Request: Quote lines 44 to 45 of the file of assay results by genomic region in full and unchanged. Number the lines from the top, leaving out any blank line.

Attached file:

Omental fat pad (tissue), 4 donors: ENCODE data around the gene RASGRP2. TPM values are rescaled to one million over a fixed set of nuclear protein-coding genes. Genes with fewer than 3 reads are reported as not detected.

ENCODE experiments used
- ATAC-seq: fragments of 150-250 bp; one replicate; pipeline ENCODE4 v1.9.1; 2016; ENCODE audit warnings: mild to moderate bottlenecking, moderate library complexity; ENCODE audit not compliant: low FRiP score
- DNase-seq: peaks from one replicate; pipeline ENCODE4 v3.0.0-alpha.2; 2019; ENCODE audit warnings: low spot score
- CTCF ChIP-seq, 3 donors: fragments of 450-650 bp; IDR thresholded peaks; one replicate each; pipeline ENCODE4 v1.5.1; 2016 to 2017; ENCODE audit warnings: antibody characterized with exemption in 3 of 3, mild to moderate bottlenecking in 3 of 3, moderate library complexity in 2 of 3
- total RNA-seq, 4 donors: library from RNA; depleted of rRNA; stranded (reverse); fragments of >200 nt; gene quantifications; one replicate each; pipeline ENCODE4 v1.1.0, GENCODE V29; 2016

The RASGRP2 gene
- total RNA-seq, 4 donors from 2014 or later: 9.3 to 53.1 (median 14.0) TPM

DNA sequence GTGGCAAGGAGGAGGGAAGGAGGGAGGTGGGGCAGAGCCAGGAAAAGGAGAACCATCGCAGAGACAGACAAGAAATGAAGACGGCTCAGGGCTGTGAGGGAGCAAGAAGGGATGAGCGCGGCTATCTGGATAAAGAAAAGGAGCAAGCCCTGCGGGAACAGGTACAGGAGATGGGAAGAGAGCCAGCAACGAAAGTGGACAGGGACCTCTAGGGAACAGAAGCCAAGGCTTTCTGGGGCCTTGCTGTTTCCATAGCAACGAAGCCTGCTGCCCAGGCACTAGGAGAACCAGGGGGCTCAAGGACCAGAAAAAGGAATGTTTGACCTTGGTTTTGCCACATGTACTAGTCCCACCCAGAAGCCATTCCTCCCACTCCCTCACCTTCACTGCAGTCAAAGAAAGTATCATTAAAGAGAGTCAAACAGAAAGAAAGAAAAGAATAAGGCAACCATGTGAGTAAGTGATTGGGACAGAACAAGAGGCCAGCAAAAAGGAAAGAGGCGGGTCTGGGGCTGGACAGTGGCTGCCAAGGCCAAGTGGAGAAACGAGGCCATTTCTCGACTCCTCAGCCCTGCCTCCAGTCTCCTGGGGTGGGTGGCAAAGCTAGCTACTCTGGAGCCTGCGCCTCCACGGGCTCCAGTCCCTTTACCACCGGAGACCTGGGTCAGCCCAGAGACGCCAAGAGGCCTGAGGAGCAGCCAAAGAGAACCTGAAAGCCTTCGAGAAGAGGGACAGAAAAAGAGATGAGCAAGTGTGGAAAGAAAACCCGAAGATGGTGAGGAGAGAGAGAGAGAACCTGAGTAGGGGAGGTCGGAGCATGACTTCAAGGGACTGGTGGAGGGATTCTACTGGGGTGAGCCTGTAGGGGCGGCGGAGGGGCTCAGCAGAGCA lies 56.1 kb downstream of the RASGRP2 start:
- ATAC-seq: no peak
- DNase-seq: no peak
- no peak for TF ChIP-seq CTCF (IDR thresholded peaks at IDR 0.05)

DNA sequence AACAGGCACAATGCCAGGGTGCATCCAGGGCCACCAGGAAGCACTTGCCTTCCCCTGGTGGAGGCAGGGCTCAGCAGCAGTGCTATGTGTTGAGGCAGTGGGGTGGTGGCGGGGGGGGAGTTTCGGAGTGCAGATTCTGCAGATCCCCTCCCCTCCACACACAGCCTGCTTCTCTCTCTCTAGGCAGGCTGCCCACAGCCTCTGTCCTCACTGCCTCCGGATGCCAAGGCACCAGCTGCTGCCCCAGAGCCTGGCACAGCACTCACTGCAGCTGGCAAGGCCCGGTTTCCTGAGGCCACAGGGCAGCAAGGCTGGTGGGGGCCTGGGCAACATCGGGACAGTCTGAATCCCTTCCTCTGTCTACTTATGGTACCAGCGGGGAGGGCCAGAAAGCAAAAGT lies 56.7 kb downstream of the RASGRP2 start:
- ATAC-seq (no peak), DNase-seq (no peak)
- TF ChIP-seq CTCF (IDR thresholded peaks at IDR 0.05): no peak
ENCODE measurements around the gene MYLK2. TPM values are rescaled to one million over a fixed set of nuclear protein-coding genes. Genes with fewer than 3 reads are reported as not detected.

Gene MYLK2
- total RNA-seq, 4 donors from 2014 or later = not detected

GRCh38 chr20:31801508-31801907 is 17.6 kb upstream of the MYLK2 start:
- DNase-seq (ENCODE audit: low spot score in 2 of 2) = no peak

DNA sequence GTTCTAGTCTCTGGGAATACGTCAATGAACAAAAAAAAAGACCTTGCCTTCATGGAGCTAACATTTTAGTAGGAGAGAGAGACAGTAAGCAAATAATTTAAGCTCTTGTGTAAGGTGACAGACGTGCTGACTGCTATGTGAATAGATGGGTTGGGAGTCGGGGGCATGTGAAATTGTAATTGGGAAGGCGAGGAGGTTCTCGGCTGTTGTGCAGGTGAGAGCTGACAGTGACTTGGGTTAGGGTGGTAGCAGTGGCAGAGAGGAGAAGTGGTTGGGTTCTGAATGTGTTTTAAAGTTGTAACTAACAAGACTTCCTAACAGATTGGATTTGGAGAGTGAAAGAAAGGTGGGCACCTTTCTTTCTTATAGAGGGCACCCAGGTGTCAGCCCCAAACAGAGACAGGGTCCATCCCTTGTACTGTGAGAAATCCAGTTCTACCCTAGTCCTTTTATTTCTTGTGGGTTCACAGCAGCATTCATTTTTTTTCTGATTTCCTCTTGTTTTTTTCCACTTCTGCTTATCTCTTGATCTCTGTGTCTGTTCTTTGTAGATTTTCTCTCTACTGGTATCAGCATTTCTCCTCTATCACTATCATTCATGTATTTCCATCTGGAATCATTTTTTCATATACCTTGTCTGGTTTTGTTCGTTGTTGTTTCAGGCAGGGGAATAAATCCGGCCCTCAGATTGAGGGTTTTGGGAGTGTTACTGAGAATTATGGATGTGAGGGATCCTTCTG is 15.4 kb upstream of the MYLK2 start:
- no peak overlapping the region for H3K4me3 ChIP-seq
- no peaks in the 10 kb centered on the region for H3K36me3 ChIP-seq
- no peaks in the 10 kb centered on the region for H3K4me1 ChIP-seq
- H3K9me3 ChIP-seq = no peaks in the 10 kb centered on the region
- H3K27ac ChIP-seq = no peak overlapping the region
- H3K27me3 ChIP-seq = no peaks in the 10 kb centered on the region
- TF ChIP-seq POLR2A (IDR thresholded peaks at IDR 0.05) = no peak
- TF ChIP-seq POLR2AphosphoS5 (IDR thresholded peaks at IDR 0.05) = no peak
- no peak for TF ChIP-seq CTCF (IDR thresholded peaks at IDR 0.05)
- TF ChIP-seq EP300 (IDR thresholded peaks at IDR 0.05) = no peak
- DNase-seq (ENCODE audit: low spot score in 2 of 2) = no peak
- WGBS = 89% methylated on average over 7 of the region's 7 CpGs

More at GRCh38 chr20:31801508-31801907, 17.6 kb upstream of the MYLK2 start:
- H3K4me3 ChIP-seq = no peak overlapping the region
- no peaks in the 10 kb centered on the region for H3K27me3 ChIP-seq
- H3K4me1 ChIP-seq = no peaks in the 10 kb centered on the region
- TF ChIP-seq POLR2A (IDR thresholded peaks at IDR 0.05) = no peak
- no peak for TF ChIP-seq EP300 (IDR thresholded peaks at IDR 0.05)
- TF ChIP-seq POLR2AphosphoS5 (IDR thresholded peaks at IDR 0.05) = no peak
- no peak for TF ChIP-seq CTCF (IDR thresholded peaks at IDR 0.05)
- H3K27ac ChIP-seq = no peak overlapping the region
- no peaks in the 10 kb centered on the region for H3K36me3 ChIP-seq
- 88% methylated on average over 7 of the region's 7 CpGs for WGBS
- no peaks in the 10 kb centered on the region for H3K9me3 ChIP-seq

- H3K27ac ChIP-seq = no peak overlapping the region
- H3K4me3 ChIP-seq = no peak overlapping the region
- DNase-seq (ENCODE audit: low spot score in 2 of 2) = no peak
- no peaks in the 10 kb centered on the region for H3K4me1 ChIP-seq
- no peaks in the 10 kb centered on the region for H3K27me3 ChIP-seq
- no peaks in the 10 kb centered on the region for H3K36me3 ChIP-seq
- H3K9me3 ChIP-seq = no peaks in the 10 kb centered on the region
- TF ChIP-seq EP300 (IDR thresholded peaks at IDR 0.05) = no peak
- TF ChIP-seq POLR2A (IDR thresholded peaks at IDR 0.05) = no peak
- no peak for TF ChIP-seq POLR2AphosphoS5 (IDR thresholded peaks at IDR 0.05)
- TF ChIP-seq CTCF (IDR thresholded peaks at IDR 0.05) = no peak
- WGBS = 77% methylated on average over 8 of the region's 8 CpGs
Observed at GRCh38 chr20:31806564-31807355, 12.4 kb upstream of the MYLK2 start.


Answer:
- 88% methylated on average over 7 of the region's 7 CpGs for WGBS
- no peaks in the 10 kb centered on the region for H3K9me3 ChIP-seq